The contractor is the key. Just ask my mom and dad.

The contractor is the key. Just ask my mom and dad.

My parents learned two weeks ago that their 19-year-old furnace was on its last legs. During a routine check, the furnace repairman noticed high levels of carbon monoxide leaking inside the unit. Eventually, the carbon monoxide would have found its way into their home and started causing some nasty problems.

Since energy efficiency and sustainability is my business, I told them to check with their local gas company to see if any rebates were available. They hadn’t heard about any, and it turns out the local gas company wasn’t offering anything.

A salesman from the company that does their annual maintenance came over, and talked with them about their options. Their old furnace was only 80% efficient, so my mom and dad chose a 95.5% efficient model – the most efficient one the contractor offered, and added an air purifier and humidifier as well. They chose that model because they wanted to lower their energy bills and help protect the environment.

He told them about the federal tax credits (which they already knew about) and brought them the necessary paperwork. He told them to keep their thermostat at current levels to save energy. And he showed them how to use the new digital and programmable thermostat they installed.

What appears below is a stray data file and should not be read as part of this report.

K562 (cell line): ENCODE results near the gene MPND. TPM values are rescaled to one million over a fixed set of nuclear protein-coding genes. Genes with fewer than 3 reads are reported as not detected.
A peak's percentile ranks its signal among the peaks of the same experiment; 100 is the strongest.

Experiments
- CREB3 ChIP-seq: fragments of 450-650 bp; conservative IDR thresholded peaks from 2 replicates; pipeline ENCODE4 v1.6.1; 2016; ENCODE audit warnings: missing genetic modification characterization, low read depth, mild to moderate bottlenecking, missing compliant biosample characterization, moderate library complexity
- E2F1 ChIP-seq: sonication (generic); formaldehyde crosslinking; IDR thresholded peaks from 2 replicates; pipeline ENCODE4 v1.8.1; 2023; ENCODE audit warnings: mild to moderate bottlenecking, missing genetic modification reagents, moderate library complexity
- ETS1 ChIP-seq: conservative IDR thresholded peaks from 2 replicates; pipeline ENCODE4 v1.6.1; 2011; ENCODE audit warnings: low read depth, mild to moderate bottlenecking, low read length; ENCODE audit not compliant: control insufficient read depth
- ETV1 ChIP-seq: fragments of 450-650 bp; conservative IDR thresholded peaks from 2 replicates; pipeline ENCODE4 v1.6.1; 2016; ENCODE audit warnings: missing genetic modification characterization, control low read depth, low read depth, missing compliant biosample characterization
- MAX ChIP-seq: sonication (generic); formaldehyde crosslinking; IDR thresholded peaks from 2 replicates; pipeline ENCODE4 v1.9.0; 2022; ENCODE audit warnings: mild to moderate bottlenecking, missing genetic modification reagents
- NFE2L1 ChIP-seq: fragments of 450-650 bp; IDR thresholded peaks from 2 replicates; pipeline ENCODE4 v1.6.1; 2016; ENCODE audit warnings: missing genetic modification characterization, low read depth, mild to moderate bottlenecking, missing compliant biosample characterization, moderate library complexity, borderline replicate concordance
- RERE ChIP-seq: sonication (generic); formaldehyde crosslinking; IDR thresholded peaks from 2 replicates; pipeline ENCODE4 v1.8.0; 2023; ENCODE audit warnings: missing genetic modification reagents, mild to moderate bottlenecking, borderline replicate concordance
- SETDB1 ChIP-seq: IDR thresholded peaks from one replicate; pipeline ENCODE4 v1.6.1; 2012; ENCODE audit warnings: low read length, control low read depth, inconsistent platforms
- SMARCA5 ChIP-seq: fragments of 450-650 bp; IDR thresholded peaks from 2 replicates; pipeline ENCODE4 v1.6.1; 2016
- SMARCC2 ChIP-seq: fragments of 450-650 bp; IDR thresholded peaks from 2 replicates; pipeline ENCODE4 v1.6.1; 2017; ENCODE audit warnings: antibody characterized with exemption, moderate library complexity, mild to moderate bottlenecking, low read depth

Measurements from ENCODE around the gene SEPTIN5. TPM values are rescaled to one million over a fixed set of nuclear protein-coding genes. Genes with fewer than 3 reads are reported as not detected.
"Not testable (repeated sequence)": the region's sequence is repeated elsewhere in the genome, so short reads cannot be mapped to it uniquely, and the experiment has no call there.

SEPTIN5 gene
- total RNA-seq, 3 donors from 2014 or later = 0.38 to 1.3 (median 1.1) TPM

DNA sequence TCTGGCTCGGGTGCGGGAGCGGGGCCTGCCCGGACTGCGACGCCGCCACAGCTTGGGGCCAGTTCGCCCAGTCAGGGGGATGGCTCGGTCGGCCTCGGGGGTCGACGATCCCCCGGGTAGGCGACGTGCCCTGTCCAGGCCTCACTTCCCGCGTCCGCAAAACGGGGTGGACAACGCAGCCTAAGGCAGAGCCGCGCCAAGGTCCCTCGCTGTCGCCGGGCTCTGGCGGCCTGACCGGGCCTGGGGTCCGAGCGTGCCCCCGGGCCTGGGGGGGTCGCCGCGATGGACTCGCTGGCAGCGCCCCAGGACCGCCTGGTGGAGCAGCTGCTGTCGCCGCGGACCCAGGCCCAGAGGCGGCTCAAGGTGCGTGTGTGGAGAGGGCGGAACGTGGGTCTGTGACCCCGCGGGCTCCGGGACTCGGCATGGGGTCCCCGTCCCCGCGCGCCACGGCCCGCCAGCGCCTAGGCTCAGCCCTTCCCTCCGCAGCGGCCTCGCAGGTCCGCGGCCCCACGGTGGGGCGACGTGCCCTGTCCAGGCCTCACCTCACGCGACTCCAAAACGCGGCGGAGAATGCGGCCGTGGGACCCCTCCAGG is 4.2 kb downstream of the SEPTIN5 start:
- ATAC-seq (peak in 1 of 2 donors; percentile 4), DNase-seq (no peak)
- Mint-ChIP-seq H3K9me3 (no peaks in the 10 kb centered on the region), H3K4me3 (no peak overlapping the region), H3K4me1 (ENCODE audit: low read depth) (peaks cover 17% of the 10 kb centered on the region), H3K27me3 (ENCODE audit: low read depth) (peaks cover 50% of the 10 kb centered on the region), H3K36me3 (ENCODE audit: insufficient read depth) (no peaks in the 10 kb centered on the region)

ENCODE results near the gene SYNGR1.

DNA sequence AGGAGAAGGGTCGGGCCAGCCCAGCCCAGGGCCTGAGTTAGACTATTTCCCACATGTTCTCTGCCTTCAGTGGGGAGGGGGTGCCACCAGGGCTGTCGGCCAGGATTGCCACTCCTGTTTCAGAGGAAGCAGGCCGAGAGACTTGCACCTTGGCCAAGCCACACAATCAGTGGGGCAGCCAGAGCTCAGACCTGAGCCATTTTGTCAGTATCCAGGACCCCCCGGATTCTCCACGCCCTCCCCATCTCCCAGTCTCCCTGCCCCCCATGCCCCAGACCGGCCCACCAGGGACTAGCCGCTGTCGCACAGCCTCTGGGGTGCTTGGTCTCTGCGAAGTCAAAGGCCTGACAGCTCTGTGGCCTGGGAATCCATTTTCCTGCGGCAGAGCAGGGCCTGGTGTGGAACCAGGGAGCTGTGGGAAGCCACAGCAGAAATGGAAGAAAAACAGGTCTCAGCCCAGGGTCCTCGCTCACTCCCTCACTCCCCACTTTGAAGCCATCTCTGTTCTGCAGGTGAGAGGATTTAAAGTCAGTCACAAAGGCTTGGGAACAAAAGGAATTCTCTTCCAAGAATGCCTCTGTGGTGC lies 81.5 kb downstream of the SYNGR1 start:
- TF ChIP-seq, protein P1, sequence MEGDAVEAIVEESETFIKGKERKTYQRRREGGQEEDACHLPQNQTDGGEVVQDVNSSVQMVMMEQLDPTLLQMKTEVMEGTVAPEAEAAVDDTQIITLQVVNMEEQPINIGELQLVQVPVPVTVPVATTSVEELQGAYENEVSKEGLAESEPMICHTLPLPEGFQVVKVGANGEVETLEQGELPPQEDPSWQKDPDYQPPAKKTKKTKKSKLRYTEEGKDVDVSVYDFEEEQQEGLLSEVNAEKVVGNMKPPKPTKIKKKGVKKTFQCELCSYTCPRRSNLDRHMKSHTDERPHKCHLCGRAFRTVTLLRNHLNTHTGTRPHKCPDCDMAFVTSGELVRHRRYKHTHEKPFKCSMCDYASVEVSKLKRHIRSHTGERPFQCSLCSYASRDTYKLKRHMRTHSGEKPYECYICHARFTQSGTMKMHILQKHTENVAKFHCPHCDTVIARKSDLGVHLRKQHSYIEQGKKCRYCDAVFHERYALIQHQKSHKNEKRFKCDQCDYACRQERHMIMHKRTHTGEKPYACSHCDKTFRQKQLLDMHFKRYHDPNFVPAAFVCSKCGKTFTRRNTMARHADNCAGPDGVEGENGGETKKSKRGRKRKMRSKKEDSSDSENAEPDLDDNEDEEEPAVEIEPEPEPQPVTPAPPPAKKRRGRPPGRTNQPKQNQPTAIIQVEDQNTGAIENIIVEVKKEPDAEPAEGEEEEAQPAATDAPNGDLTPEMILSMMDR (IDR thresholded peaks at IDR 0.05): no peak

The contractor was their main source of information about what unit to purchase, what rebates and incentives were available and how best to use their new equipment.

They didn’t go to a big box home improvement store. They didn’t look on the web. They didn’t ask their friends. They asked Tim.

And they’re not the exception to the rule. If utility companies and HVAC companies want to reach consumers at the point of replacement, spend some serious time and energy getting contractors on your side. Give them the tools and information they need to pass along to their customers. Give them incentives for doing so. And give consumers a chance to learn what they need to know at the time they need to know it.

About the Author

Karen Barnes

Karen is a former contributor to Shelton Insights.

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